} else {
    reject("You didn't even beat the grades!")

In the promise, we assume that we already know the grades (50) and the available funds (80), the expected grade is 40 and the expected funds is 70.

How do we make use of the promise?

As seen in the above examples, we now know how to create promises. Most people are consumers of already-created promises. Moreover, modern functions return a promise which can be consumed.

To make use of the promise, we use the then() and catch() method.

What the former does is that your dad makes a promise of getting you a bicycle, then what happens? Will he get it or he won't due to some reasons? If he does, then you're happy and you hug him. If he doesn't, then you're either angry at him for not having enough funds or you're angry at yourself for not meeting the requirements.

In other words, then handles resolve and reject while catch handles only reject.

then takes two functions as an argument which is the resolve and reject functions.

catch takes only one function which is the reject function. To make use of the promise above, we have:

  function (success) {
  function (failed) {
console.log("Some codes...")

Here, we use the then() method to handle both cases. Alternatively (and more preferably), we can use catch like so;

  .then(function (success) {
  .catch(function (failed) {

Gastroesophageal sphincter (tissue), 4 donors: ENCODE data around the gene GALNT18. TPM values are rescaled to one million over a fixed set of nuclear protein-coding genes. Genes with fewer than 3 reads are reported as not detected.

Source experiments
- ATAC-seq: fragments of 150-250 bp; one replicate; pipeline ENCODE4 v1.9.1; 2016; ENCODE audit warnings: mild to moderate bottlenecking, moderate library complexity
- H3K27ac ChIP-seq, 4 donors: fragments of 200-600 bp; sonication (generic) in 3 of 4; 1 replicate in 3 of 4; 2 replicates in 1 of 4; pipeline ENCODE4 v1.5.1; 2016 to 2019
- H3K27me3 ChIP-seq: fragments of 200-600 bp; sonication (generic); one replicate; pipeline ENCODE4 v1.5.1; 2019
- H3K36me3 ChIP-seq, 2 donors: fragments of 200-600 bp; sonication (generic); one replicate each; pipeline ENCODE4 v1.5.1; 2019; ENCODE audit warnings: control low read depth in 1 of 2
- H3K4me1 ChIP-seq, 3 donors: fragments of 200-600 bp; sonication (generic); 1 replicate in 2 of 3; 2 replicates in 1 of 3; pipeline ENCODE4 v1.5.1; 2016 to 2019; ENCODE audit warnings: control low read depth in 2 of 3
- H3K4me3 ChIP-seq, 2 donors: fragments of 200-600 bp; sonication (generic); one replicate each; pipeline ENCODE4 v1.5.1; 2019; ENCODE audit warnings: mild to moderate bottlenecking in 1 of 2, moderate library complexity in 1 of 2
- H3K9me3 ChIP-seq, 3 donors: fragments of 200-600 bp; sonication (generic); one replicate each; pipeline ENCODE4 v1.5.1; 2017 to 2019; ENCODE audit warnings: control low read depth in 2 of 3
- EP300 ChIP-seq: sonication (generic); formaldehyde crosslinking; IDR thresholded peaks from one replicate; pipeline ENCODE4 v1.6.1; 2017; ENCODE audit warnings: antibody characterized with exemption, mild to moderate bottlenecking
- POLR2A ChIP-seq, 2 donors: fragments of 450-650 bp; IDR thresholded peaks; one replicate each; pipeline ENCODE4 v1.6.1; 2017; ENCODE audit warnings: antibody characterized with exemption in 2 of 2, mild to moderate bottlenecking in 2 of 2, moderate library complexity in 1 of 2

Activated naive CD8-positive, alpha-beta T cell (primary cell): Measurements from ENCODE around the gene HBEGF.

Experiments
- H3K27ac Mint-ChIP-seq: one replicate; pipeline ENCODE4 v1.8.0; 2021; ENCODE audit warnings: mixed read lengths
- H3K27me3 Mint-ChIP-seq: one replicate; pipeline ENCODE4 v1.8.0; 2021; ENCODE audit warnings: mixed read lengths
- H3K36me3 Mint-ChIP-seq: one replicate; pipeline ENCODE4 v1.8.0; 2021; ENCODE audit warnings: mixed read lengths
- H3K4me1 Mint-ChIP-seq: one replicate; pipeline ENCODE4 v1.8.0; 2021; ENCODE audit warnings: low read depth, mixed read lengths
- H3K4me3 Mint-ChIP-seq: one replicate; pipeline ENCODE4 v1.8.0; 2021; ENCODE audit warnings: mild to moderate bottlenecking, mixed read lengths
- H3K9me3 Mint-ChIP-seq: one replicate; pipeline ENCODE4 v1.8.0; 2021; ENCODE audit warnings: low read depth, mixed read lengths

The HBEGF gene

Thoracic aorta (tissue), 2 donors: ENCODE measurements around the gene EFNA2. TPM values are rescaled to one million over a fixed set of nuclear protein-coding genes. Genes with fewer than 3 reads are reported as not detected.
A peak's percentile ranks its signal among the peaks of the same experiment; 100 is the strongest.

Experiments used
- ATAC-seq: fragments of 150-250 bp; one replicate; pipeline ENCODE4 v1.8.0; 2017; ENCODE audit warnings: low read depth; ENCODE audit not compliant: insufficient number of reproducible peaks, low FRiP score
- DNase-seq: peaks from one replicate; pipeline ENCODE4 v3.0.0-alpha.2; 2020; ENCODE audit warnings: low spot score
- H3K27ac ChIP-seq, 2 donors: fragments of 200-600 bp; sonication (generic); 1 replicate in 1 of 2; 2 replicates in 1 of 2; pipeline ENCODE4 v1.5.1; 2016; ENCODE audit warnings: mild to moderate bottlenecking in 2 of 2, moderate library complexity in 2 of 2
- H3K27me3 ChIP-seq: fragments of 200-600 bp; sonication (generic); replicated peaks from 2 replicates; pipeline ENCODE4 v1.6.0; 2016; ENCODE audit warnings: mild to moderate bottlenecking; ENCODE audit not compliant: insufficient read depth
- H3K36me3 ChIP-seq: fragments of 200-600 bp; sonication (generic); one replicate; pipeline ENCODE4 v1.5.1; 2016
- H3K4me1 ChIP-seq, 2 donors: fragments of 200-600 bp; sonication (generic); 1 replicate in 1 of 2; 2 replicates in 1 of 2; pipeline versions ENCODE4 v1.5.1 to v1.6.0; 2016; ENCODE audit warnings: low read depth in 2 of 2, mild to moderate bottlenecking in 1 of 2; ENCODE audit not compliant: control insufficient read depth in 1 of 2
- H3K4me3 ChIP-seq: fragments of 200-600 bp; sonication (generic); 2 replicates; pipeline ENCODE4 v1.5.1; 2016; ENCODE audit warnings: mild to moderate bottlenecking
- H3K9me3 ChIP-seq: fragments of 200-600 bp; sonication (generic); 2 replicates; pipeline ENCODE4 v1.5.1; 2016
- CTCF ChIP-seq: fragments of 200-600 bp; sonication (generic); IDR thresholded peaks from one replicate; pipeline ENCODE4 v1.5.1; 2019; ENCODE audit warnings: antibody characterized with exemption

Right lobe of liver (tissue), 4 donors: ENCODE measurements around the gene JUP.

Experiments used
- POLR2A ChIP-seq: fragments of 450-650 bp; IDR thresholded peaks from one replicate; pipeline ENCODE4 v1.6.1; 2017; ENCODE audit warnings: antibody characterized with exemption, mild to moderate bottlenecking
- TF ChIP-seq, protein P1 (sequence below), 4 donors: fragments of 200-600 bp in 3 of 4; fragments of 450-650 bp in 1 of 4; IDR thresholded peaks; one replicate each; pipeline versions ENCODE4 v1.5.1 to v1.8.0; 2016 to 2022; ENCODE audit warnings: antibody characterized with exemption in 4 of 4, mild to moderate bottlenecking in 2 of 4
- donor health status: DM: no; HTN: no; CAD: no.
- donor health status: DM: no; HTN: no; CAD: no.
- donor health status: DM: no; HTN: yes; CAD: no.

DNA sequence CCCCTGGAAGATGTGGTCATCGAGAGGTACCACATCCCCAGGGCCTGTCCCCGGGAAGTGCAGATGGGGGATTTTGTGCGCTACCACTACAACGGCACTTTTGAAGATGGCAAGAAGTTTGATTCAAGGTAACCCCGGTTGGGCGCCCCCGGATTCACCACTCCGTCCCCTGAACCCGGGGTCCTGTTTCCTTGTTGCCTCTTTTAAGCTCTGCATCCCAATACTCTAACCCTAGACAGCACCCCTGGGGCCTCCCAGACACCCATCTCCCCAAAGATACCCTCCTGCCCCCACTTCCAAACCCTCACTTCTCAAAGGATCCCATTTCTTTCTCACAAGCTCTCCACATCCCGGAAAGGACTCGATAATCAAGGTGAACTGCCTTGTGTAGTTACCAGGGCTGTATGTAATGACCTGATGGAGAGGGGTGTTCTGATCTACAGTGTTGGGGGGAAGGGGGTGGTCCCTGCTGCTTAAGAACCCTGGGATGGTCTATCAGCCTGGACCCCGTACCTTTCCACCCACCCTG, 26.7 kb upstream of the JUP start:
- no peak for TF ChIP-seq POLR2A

console.log("Some codes...")

catch is a shorthand for .then(null, rejectFunction). It is easier and more readable than passing two functions to resolve.

The success and failed argument can be named something else. They represent the values gotten from the promise. That is resolve(value) and reject(value). In usual practice, an error argument is passed to catch. That is, catch(function(error) {})

When the code is ran, we get "Some codes" printed to the console first. This shows that the program doesn't wait for the promise to be settled before continuing program execution.

Then, Hurray, you got yourself a bicycle! is printed to the console, because it is the value passed to the resolve function when the grades and funds are enough.

If we change the grades to 30 which is less than 40 the expected grade, You didn't even beat the grades! is printed to console, because it is the value passed to the reject function when the grades is below minimum required.

Also, if we change the funds to 30 (leaving the grade as 50), Sorry, no funds! is printed to the console, because it is the below the required fund.

Promise Chain

If the then method returns a promise as a value, it also needs to be settled.

For example, after your dad gets you the bicycle, he needs your mum's approval before it can be given to you. If your mum agrees, you get the bicycle (fulfilled again) else you don't get it (rejected).

To achieve this, you can attach another then method to handle the promise like so;

.catch(function(error) {})

After the first then method, the second one is called. It continues like that until the last one or until the one in which an error occurs thereby calling the catch method (which is called only once).

Wrap Up

The bicycle example was used to illustrate what a promise does.

One real application of promise is for handling asynchronous http requests. Here, we are trying to fetch data from a different source.

By using if statements for the data, the rest of the program (which do not need the data) would have to wait for the statement to be executed.

By using promises, the execution continues and simultaneously, the data is still expected to be used. Whether the data comes or not, the program continues execution.